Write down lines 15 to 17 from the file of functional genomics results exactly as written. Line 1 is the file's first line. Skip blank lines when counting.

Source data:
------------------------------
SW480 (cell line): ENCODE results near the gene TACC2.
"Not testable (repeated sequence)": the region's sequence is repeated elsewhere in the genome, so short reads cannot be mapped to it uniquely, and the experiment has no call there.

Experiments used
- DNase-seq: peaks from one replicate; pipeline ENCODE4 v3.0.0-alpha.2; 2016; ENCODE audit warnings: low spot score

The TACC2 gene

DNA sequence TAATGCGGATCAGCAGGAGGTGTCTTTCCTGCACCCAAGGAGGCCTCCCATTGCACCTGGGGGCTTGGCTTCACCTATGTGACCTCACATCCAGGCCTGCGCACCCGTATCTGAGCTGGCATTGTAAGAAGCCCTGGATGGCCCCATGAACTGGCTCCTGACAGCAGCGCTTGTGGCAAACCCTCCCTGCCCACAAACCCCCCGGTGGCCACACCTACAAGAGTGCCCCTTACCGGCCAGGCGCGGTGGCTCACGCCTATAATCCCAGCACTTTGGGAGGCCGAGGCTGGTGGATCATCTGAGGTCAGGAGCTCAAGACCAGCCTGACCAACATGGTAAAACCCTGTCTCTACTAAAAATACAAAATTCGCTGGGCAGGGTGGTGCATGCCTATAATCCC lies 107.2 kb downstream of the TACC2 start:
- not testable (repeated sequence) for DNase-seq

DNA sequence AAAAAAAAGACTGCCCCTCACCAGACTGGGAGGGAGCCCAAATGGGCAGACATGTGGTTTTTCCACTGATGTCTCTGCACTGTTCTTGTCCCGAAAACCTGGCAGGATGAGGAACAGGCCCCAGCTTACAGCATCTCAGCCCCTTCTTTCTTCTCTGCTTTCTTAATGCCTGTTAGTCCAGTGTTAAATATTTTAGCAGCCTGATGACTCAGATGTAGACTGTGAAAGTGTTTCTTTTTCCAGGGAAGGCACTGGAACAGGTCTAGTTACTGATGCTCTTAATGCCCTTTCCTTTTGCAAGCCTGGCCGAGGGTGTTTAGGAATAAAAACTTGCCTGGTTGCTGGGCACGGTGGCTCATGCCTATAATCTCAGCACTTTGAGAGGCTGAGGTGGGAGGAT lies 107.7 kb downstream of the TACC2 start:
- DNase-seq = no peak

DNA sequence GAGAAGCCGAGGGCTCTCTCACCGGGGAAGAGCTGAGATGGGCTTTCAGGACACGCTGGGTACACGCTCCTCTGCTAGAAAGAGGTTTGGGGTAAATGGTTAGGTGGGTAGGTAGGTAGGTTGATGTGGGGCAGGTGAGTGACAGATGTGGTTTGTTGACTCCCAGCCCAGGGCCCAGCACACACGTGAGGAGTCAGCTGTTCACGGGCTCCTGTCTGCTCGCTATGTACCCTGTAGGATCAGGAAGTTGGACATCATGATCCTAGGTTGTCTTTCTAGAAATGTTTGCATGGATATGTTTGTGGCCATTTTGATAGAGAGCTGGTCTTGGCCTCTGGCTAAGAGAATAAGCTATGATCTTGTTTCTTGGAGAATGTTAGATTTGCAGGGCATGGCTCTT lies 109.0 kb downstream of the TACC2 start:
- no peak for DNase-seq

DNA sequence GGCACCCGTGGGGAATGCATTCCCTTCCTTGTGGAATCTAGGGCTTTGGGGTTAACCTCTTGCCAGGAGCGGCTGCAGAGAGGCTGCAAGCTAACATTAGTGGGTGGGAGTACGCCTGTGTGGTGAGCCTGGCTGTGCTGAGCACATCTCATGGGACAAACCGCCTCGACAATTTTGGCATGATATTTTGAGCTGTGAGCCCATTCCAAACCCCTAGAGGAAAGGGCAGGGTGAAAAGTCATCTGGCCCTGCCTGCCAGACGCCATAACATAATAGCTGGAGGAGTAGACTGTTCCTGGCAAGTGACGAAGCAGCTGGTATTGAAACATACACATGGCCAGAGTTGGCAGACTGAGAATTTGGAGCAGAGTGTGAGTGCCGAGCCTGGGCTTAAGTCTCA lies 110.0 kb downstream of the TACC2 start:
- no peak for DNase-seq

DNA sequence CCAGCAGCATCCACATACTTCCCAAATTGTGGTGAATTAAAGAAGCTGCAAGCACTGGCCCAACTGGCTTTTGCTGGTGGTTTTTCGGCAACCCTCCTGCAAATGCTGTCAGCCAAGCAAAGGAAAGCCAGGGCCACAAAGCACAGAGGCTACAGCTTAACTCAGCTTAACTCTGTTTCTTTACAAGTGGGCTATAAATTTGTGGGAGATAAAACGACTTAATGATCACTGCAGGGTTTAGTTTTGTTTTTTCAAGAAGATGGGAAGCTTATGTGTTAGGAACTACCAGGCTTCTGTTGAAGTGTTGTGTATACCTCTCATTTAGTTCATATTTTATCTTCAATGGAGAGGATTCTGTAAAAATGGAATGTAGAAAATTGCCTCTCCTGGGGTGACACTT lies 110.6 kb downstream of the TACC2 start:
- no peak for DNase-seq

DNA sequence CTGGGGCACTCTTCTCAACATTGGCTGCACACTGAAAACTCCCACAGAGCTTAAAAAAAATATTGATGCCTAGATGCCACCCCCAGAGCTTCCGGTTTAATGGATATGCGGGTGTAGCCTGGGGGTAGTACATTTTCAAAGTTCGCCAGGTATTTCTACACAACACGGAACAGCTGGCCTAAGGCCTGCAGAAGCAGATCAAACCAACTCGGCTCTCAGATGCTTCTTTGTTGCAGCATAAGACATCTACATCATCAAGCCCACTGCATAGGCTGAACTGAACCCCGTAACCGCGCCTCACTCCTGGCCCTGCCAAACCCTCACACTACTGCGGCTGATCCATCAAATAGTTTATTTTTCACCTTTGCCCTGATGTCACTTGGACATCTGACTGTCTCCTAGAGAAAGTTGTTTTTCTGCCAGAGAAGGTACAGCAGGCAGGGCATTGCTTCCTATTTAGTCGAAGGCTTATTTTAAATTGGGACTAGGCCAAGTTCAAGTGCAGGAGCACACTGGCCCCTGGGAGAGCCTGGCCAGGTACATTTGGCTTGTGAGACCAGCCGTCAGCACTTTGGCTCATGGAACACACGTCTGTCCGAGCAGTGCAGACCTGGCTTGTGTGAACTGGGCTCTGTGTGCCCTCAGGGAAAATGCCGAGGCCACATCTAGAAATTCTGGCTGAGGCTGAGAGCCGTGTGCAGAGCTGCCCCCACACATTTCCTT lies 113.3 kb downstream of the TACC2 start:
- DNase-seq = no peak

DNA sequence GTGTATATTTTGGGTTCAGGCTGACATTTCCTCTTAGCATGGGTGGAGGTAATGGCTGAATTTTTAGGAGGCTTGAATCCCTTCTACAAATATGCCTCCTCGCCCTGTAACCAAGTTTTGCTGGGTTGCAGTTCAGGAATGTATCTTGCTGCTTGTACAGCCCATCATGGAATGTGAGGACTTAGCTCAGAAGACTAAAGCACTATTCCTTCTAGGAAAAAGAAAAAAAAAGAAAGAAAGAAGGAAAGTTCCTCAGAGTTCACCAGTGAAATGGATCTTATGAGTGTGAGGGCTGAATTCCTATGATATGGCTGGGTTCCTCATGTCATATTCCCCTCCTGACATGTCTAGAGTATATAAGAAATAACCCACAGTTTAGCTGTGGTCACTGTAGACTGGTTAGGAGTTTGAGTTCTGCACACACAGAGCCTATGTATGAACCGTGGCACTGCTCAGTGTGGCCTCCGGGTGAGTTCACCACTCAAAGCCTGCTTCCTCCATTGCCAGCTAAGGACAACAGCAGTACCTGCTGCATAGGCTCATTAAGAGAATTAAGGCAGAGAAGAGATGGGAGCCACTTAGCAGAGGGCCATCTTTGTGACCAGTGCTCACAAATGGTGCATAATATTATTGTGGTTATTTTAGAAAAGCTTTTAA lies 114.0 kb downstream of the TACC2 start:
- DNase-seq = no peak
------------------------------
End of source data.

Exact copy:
- no peak for DNase-seq

DNA sequence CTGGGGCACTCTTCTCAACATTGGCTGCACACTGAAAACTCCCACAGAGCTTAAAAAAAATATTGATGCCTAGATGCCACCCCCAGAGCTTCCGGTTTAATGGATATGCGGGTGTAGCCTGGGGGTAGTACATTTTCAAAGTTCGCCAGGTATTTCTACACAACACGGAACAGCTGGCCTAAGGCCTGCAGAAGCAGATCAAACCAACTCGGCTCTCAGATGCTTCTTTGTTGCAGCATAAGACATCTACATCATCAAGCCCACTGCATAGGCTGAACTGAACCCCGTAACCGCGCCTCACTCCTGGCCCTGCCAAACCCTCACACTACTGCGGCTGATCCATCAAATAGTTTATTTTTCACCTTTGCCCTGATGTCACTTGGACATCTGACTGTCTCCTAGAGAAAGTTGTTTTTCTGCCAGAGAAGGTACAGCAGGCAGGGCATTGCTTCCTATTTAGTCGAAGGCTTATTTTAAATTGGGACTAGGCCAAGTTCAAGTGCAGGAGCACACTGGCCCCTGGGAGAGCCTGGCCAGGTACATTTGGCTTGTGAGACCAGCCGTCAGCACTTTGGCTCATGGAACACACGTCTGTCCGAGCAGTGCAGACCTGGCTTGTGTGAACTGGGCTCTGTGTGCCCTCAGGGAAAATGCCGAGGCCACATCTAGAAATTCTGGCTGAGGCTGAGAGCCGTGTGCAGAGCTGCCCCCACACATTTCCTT lies 113.3 kb downstream of the TACC2 start:
- DNase-seq = no peak